The author gives conditions for a second-order scalar neutral functional-differential equation of the form $${d^2\over dt^2} (x(t)+ px(t- 1))= qx\Biggl(2\Biggl[{t+ 1\over 2}\Biggr]\Biggr)+ g(t, x(t), x([t]))\tag 1$$ to have a unique pseudo almost-periodic (PAP) solution; here, $p$ and $q$ are nonzero constants, $g: \bbfR^3\to \bbfR$ is PAP in $t$ uniformly on $\bbfR^2$, and $[\cdot]$ denotes the greatest integer function. By definition, a function $f: \bbfR\to\bbfR$ is PAP if $f= f_1+ f_2$, where $f$ is almost-periodic (in the sense of Bohr) and $f_2$ is continuous and bounded on $\bbfR$ and $(2T)^{-1}\int^T_{-T}|f_2(t)|dt\to 0$ as $T\to\infty$. The method consists of first obtaining conditions under which the linear equation $$(d^2/dt^2)(x(t)+ px(t- 1))= qx(2[(t+ 1)/2])+ f(t),$$ where $f$ is PAP, has a unique PAP solution, and then using this equation to define a map of the Banach space of PAP functions into itself, and showing that this map will under suitable Lipschitz conditions on $g$ be a contraction. Since these equations involve unknown functions with piecewise constant arguments, the solutions on $\bbfZ$, the set of all integers, can be determined in terms of difference equations, and the basic idea is then to show that such difference equations have PAP sequence solutions (on $\bbfZ$), and that these lead to PAP solutions on $\bbfR$. The concept of pseudo-periodic function is also introduced and a result on the existence of such solutions is given.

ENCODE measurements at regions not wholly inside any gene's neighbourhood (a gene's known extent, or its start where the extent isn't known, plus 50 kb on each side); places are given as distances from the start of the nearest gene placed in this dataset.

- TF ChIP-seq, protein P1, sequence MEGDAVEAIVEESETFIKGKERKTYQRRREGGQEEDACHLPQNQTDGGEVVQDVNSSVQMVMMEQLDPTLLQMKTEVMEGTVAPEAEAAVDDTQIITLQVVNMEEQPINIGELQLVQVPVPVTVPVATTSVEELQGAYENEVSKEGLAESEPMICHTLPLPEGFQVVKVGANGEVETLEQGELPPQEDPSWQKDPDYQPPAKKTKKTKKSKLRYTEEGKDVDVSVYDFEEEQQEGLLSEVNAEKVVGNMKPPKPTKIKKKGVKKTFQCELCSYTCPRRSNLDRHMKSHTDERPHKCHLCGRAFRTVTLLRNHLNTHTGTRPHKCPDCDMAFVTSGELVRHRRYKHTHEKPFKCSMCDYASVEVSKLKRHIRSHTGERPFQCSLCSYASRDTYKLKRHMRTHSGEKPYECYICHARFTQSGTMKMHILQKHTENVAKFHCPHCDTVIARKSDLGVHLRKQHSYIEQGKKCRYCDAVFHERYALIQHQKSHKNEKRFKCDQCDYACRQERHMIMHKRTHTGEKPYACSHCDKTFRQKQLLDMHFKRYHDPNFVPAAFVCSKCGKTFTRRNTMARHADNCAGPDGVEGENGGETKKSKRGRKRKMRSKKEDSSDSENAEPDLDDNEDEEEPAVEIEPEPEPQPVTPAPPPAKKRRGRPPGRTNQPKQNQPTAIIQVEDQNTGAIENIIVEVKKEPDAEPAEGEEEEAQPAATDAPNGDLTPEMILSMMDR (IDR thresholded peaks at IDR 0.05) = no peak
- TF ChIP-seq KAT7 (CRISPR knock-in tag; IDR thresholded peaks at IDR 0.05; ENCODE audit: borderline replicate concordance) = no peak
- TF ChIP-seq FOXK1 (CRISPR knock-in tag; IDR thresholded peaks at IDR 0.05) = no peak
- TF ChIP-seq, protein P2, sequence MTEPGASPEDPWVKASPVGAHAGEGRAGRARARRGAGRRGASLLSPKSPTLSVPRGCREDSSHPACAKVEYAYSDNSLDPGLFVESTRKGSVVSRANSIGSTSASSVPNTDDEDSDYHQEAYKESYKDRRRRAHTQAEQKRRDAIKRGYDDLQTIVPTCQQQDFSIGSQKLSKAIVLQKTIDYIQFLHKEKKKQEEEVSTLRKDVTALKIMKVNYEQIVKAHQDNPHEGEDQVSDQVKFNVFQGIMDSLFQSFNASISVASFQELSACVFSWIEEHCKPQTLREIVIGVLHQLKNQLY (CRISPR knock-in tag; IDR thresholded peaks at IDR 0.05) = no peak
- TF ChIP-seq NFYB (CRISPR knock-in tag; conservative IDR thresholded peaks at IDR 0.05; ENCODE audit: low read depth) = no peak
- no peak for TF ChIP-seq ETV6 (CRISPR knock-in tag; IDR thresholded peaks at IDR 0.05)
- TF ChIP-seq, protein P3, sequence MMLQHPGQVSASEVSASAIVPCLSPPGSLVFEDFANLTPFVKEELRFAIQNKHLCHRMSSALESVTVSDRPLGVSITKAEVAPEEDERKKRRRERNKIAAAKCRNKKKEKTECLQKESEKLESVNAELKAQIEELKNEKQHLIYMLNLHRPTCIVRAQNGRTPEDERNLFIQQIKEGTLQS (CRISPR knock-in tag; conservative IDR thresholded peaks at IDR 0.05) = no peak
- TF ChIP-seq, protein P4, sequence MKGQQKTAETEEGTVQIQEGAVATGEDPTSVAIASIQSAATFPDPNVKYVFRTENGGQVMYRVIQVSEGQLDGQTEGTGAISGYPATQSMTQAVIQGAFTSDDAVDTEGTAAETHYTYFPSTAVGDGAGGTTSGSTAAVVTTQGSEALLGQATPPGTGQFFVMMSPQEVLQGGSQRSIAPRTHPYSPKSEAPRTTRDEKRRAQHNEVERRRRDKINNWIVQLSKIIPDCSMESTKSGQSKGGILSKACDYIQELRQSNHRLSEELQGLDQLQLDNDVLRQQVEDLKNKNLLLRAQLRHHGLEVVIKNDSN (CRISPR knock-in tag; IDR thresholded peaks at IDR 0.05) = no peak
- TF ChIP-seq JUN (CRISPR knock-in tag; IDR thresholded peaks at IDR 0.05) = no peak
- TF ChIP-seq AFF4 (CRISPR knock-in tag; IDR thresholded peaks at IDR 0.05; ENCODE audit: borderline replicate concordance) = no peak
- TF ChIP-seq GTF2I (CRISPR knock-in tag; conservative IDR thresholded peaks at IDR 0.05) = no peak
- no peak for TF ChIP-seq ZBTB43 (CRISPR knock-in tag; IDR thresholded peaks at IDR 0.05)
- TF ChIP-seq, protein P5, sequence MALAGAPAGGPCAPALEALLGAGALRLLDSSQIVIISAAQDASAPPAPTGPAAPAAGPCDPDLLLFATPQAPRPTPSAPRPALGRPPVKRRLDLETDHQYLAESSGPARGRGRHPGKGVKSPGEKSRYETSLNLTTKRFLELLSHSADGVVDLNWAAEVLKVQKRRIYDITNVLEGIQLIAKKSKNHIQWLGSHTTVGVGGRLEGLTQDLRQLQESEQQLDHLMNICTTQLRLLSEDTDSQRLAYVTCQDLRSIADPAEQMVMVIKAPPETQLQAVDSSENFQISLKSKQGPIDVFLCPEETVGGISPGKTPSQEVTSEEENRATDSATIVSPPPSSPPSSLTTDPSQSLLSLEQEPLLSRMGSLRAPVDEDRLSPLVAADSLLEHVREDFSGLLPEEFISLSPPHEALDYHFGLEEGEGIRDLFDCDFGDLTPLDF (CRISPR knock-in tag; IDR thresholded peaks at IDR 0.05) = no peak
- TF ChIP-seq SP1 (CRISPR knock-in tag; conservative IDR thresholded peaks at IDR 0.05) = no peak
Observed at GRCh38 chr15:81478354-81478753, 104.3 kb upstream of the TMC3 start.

The reviewer would have been interested in some remarks concerning any applications for which equation (1) is a model and also the significance of the concept of PAP functions in such applications.